Vegetables took the centre stage on the first day of the third edition of Chefs Revolution, an event organised by Therese and Jonnie Boer of De Librije Restaurant in the Netherlands and the team at Port Culinaire in Zwolle.
Jonnie Boer, Magnus Ek, Eneko Atxa and Mauro Colagreco delivered splendid presentations on their approach to cooking at the Spiegel Theatre in this beautiful Dutch city.
On a sunny day, over 1,500 turned up to Chef’s Revolution to listen to what these chefs had to say about the state of gastronomy today and also see them present their cuisine during live cooking presentations.
Jonnie Boer, Magnus Ek and Mauro Colagreco put the spotlight on vegetables and they all seemed to be in agreement that in future people will have to eat less protein if we are to ensure a sustainable future. On that same theme was Eneko Atxa’s presentation who spoke about the philosophy behind Azurmendi and the holistic approach of the restaurant to sustainability.
Jonnie Boer, chef of three Michelin star restaurant De Librije, says he does not have a sweet tooth but presented an amazing dessert prepared for the event which he will serve at his restaurant. It was the recreation of a water lily which is inspired by the environment close to the restaurant and where he grew up. He still goes foraging for ingredients. He also presented one of his iconic dishes of oyster and tulip. Tulips were used during the war time as a food staple but are not often presented in restaurants given they are not easy to make edible.
Magnus Ek, who was the pioneer of the Nordic Cuisine has been foraging for 20 years. He now grows his own vegetables in the garden and is constantly presenting at least one vegetarian dish in his menu. He says that more often than not clients say that the vegetarian dish is the preferred one of the menu. “Our farm is at the heart of what goes on the menu. We also experiment on the farm and that in turn gets to be served to our restaurant,” said the chef of Oaxen Krug in Stockholm, Sweden.
Eneko Atxa, chef of Azurmeni in Spain spoke about the importance of sustainability in his cuisine. He said that at the restaurant they tried to make small changes on a daily basis. “You may want to change the world but it is impossible to make an impact. But 365 small changes on a yearly basis end up having a big impact,” he says. “While we have a garden where we show the produce to our guests, we prefer to buy vegetables from suppliers close to us because that way we can create an ecosystem. But we have a lab with seeds which we share with our suppliers and also our guests,” he said.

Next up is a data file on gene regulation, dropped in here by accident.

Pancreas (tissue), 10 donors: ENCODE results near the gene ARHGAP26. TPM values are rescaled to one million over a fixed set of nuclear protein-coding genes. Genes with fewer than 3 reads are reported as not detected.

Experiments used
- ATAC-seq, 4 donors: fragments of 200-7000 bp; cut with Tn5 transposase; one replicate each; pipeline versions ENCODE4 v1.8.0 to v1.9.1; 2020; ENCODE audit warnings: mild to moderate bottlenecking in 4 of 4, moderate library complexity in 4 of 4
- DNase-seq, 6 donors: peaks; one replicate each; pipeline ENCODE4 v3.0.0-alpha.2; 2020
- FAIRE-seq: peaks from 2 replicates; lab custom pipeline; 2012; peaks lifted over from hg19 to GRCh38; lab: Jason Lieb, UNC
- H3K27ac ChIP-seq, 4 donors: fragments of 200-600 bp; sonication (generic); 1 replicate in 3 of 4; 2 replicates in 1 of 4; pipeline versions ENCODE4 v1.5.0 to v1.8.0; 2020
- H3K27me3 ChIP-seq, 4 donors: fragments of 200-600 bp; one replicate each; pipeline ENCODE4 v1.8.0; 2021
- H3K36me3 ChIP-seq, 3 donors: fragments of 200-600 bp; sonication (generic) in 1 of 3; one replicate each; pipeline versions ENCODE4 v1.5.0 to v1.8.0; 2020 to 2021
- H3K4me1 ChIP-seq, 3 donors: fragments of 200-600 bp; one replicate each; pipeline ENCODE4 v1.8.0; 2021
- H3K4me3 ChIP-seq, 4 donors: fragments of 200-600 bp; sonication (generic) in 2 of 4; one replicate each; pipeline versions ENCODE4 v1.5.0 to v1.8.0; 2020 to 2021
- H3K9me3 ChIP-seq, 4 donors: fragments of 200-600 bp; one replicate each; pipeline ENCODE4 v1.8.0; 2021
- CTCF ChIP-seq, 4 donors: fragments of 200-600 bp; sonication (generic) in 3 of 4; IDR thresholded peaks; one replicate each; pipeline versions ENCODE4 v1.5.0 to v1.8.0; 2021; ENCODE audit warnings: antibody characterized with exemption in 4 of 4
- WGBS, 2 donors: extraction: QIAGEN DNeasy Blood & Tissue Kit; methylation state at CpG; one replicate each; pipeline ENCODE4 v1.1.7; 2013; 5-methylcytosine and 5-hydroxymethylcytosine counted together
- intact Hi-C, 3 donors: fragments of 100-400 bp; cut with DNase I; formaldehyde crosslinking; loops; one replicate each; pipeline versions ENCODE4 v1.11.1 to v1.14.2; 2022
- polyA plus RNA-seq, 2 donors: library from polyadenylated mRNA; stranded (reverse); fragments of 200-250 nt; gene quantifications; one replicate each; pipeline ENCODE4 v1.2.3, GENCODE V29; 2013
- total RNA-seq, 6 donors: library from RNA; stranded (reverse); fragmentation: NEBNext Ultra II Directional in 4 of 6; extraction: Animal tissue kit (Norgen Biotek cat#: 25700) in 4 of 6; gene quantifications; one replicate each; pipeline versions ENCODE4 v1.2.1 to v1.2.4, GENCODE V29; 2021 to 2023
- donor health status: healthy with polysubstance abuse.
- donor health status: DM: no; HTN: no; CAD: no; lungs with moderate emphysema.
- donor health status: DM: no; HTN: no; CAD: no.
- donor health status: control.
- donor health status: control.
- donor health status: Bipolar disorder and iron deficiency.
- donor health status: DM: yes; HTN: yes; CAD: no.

Mauro Colagreco, chef of Mirazur in Menton, is celebrating the 10th anniversary since the opening of his restaurant. He presented three great vegetable inspired dishes with produce that grows in his garden. The garden supplies him with 50 per cent of the vegetables for his restaurant. “We try not to process our produce too much. Unfortunately we do not have space to cultivate all the vegetables we would need and it would be too costly to have land. But the taste of salty taste of the vegetables coming from the garden is incredible.”
He says eating meat has a huge impact on the environment and said we needed to eat less proteins in future. “Meat consumption has increased fivefold in the past years and we cannot go on like this”, he said.
Therese Boer at the start of Chefs Revolution spoke about the importance of hospitality in the restaurant world. During a panel discussion, she said that the culinary scene is changing considerably. “There is a move towards more casual dining. I remember one day going with Jonnie to a fine dining restaurant and being asked to leave because my husband was not wearing a jacket. Ultimately, going to a restaurant is about enjoying the moment and guests need to be comfortable,” she said.
Speaking about journalists and the food scene, Therese said that critics no longer bothered her. “But in the past, it used to hurt. I still remember a review way back in 1993 when we had just purchased the restaurant. When I read the review, I was awake all night crying,” she said. “Criticism is good if it is positive. The problem is that for artists, even book authors for example, they cannot reply to a comment in a newspaper,” she said.
In addition to the international cooking demonstrations from the above chef, there was also a farmers market which was organised by Jonnie and Therese and which showcases the rich variety of Dutch products and ingredients that are used in De Librije.
The event continues on Monday, 19 September with presentations by Vladimir Mukhin, Rasmus Kofoed, Joachim Wissler, Tanja Grandits and Virgilio Martinez on the main stage.
A day of Chefs Revolution in pictures